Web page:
Around two-thirds of Americans receive their Medicare benefits through Original Medicare, and it is critical to protect Original Medicare as an important coverage option, even while Medicare Advantage may be the right choice for some beneficiaries. Medicare Rights expressed its concerns with CMS education and outreach materials prepared for the 2018 Medicare Annual Coordinated Election Period, which many perceived promoted Medicare Advantage over Original Medicare. CMS listened to Medicare Rights’ and other advocates’ concerns, and the final version of the 2019 “Medicare & You” handbook—the primary educational resource for those new to Medicare—was more balanced and accurate. Medicare Rights hopes that additional recommendations made in this report to increase Medicare’s responsiveness to beneficiary needs will be similarly heeded and acted on.
Through the program – which targeted at both Medicare Advantage beneficiaries and commercial members – Humana will support better care coordination and health outcomes through financial incentives.
The insurer said it will provide compensation for better care navigation based on quality and cost metrics across various parts of the patient journey ranging from inpatient admissions, ED visits, prescription drugs, diagnostics and radiology.
Humana lists 16 providers as inaugural participants in the program including multiple members of The US Oncology Network, along with health systems and practices like Cincinnati-based Tri Health and Kentucky’s Baptist Health Medical Group.
While the CMS Innovation Center has developed its own Oncology Care Model, the program is focused on episodes of care surrounding chemotherapy administration.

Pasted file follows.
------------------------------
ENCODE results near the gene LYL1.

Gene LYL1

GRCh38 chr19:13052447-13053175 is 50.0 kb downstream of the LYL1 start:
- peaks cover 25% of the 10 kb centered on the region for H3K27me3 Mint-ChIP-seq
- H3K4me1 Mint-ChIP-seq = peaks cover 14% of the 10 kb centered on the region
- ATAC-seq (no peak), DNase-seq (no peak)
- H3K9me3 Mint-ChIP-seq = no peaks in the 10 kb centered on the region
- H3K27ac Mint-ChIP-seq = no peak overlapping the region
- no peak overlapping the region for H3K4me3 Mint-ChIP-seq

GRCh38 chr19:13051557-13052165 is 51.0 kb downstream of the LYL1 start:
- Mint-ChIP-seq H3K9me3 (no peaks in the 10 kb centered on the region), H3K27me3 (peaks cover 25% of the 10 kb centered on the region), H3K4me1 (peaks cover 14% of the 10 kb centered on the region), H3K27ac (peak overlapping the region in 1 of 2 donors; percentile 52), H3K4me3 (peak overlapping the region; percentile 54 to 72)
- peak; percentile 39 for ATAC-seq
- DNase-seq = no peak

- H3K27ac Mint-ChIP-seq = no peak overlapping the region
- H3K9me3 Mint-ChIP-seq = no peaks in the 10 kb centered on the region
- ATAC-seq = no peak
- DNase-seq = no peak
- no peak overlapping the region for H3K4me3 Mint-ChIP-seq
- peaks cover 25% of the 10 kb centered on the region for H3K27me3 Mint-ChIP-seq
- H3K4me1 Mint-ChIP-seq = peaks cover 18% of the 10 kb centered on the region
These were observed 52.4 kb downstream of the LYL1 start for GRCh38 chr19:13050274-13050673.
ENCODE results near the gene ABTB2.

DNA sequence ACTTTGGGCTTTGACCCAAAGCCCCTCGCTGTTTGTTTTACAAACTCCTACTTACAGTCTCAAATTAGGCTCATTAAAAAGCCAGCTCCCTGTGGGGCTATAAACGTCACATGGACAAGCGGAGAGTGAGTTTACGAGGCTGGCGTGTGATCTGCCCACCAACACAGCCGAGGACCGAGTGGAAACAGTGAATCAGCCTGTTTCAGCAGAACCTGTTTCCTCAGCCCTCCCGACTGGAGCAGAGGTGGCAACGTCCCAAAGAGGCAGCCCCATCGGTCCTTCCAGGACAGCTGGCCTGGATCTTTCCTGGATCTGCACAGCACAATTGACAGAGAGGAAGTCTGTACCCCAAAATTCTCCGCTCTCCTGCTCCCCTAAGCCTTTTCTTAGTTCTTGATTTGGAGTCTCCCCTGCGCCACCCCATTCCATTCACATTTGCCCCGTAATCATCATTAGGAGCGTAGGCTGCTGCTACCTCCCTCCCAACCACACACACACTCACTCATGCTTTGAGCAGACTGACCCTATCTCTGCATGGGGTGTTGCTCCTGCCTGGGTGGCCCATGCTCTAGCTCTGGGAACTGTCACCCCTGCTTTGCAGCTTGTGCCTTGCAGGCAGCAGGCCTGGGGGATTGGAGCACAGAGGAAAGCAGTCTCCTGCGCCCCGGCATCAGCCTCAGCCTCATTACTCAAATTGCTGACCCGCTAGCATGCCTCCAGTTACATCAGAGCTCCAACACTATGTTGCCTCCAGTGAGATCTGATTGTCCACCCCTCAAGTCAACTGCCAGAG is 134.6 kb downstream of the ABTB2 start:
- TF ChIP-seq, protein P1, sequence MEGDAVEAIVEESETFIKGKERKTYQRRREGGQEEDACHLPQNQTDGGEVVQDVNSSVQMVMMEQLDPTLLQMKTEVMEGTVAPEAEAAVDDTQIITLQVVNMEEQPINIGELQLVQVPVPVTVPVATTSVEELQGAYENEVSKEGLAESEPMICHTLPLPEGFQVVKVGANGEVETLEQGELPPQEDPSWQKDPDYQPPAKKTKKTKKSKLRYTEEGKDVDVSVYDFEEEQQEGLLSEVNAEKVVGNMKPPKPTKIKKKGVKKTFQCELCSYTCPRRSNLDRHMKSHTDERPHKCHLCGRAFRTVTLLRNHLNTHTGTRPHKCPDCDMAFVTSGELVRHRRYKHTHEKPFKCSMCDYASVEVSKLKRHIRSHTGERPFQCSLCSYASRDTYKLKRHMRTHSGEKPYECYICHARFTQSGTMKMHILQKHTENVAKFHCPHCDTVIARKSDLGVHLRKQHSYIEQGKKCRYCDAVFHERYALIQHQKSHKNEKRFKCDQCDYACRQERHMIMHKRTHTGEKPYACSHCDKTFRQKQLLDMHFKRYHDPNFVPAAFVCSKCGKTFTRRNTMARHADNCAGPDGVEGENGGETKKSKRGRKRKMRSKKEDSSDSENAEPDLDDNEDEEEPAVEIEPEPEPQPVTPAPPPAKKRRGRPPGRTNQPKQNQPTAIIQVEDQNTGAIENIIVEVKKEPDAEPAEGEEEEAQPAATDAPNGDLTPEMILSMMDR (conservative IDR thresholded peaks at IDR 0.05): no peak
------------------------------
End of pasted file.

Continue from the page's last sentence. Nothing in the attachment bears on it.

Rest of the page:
Humana is hoping to improve general cancer care for patients over the period of a year by emphasizing more face time between physicians and patients, access to proactive health screenings and the increased use of data analytics to better coordinate care around patients.
The new oncology program is the payer’s fourth specialty-care payment model, alongside bundled payment programs for Medicare Advantage spinal fusion patients and total joint replacement patients, as well as maternity care bundled payment programs for commercial group members with low-to-moderate risk pregnancies.
Humana has more than 2 million Medicare Advantage members and around 115,000 commercial plan members who are cared for by primary care physicians in value-based payment relationships.
In the company’s 2018 report on its value-based care practices, Humana found that MA members with physicians in value-based care relationships experienced 7 percent fewer emergency room visits and 5 percent fewer hospital admissions
Medical costs for patients who were affiliated with physicians in Humana MA value-based agreements were also 15.6 percent lower than traditional Medicare.
Humana’s recent activities are indicative of the larger payer industry making a full-scale business transition to value-based care.
Case in point, UnitedHealthcare is launching a Care Bundles program next year that will offer providers across 30 states the option of participating in bundled payment arrangements for eight medical procedures for MA patients.